Champions are not the ones who always win races; champions are the ones who get out and try – Simon Sinek
Down in Mulanje District in the Southern Region of Malawi, beautiful tunes could be heard from afar as a group of women sang with unmistaken enthusiasm. At first sight, one would say they are a group of dancers as they swayed and twisted their bodies to the rhythm of their serenading tunes.
Those were members of Tiyamike Cassava Processing Group, welcoming CAVA II,
Malawi project team during one of their end-user demonstrations in Mulanje.
Tiyamike Cassava Processing Group, as their name suggests, is an association of cassava processors comprising of 137 members, of which 61 percent are women. The group was formed for the purposes of manure making, little wonder they were called ‘Tiyamike Green Belt.’
Due to their location, which is situated at Msikawanjala Extension Planning Area (EPA), one of the major cassava producing areas in Mulanje District in the Southern Region of Malawi, it was easy for the group to cultivate cassava in abundance.
At the onset of the group in 2009, the fortune of the farmers was gloomy. The dry cassava chips (popularly known as makaka), which they produced, was sold at very low prices. The Makaka was sold between MK10,000 and MK15,000 ($60 – $90) per ton, as revealed by Esther Juni, a member of the group.
The 57-year-old farmer added that, “Our experience was not good when we started because sales were bad. At that time, one kilogramme of makaka was sold forMK10 while the unsold was used to make fire for cooking. At that time, the main buyers of makaka were local traders who sold to biscuit companies in Blantyre at $150-$180 per ton. The farmers were unhappy because the demand was irregular and the prices extremely low.”
However, fortune smiled on Tiyamike Cassava Processing Group in 2009, when CAVA project started in Malawi. The Country Manager, Cassava: Adding Value for Africa, (CAVA II) Malawi, Mr Vito Sandifolo, revealed that the project targeted the group because there was a considerable amount of cassava grown within their area
He said, “Cassava was produced in considerable amounts in the district. CAVA motivated the group to start processing HQCF and supported them with a cassava grater and a hydraulic presser. A number of training sessions including HQCF processing, quality management, business management, group dynamics and marketing were also given to them.”
With CAVA’s intervention, “Life got better for everyone in Tiyamike,” Esther Juni, revealed. She went further to say, “CAVA motivated us to start producing High Quality Cassava Flour (HQCF), they gave us machines. That year, we produced three and half tons of HQCF. In 2011, we produced four and half tons of HQCF. We also went for a demonstration in Blantyre where we got an award for promoting High Quality Cassava Flour.”
Within a short period of time, sales increased and rural end users started absorbing most of the HQCF processed by the group. Mrs Salome James a member of the group revealed, “CAVA trained us on how to use HQCF and wheat flour to make mandazi, scones and doughnuts. In 2010, we sold one kg of HQCF at MK80, the price increased to MK120 per kg in 2012. In 2013, the price went up to MK150 and since 2014, we have been selling HQCF at MK200 per kg.”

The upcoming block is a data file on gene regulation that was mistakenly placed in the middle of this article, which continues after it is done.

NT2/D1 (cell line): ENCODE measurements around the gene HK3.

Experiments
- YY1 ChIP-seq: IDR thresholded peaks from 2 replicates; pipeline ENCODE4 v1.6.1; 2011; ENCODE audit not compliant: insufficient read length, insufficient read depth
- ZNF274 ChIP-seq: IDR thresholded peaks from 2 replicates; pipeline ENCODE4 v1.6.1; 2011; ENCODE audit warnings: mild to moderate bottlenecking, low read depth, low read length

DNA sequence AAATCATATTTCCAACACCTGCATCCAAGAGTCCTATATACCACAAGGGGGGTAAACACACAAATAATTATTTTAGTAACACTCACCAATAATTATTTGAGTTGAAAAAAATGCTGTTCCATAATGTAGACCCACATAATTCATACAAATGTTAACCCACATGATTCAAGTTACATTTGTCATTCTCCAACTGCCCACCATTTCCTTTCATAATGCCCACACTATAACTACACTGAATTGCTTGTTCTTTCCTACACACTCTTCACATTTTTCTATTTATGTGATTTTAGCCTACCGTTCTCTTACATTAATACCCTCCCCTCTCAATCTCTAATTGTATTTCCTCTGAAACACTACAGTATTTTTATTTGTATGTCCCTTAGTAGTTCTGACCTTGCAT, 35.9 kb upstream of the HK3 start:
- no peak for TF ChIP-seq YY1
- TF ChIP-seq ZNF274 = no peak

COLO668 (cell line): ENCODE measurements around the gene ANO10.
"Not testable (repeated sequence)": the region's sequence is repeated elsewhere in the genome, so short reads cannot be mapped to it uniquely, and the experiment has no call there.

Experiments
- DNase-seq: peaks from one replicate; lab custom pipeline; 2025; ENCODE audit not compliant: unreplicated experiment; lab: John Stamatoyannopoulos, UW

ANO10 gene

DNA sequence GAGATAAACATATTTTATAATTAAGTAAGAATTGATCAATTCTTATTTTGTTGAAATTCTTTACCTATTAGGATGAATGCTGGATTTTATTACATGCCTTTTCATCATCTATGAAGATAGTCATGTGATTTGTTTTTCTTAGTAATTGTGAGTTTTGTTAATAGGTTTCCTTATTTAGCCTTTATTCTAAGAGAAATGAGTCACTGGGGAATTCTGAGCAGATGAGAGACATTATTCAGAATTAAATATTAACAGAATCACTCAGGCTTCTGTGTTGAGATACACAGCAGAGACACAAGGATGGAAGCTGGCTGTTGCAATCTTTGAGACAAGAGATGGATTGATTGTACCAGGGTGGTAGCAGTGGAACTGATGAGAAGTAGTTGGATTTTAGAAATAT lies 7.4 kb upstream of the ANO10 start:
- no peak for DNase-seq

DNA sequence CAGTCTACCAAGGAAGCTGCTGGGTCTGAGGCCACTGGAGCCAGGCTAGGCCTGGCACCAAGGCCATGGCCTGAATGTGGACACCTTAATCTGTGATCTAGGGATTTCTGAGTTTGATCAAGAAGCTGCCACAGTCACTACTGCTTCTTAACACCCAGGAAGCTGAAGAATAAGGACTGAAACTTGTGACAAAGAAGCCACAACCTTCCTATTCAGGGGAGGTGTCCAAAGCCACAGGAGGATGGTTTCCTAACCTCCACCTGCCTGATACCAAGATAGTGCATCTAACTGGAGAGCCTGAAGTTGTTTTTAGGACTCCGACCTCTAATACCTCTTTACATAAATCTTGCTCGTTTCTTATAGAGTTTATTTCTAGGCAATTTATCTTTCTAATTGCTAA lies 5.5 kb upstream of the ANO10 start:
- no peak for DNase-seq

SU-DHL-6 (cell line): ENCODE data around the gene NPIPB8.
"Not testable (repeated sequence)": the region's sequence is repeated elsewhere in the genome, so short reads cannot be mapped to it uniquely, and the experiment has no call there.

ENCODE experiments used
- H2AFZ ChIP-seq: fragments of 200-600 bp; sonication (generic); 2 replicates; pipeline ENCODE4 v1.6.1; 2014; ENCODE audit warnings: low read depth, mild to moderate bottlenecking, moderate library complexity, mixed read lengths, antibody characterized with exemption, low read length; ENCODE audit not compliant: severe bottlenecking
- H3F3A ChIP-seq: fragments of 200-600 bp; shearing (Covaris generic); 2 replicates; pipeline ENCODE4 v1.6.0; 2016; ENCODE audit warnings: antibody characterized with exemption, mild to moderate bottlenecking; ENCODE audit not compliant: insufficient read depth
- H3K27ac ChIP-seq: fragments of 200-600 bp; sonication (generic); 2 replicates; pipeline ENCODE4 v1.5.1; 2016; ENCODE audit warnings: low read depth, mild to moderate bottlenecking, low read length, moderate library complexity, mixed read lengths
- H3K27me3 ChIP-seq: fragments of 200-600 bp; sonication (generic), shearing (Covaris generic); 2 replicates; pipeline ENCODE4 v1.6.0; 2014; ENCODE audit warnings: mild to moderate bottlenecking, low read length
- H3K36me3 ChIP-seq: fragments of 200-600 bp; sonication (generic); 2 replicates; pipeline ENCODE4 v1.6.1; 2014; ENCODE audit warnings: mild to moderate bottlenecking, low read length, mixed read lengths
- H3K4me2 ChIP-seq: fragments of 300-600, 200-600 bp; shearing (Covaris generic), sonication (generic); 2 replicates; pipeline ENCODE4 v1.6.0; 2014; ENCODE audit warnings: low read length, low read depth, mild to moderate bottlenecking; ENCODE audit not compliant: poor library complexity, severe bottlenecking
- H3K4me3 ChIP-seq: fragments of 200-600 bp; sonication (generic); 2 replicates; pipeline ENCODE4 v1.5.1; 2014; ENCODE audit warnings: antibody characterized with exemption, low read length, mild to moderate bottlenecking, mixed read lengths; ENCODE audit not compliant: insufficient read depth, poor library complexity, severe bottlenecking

Encouraged by constant demand for HQCF from rural markets, many people became interested in becoming members of the group.
The success of Tiyamike Cassava Processing Group would make one wonder how such a feat was achieved, however, the Country Manager, CAVA II Malawi, Mr Vito Sandifolo, revealed: “Tiyamike was existing before CAVA came in. When we came in 2009, we conducted scoping studies and we discovered that the group was already formed. We also found out that there was a lot of cassava within that area. At that time, cassava processing was a business for a very few people. The farmers could not even sell the makaka. Most of it was exchanged for salt and the farmers used the surplus as fuel to light fire to cook a few things.
“We saw the potential for getting excess cassava from the area and started building the capacity of the Tiyamike Cassava Processing Group to start HQCF production. Since then, we have been providing a number of services to them, including providing appropriate equipment. We have provided a number of business management trainings for the group including processing of HQCF, group dynamics and cooperative management. Now they are in the process of being registered as a cooperative. To our surprise and satisfaction, the group has been very influential. They have won several awards for promoting HQCF.”
When asked how the project has transformed her life, Esther Juni, a member of the co-operative revealed, “My life has improved since I started producing HQCF. I have bought my own motorcycle and my children are now going to school. My children were going to school but paying their fees was difficult but now paying their fees is easy. I hope I will do better. I am very satisfied with producing High Quality Cassava Flour.”
Following the success recorded by the Tiyamike Cassava Processing Group, the Electricity Supply Corporation of Malawi (ESCOM) is now making plans to bring electricity to the Mulanje district of Malawi.
The group is now buying fresh roots from farmers at K25,000 (about $64/ton) processing into HQCF and selling at K240,000 (about $615) per ton to rural end users. This has motivated smallholder farmers in the district to plant more cassava for future sales to the cooperative.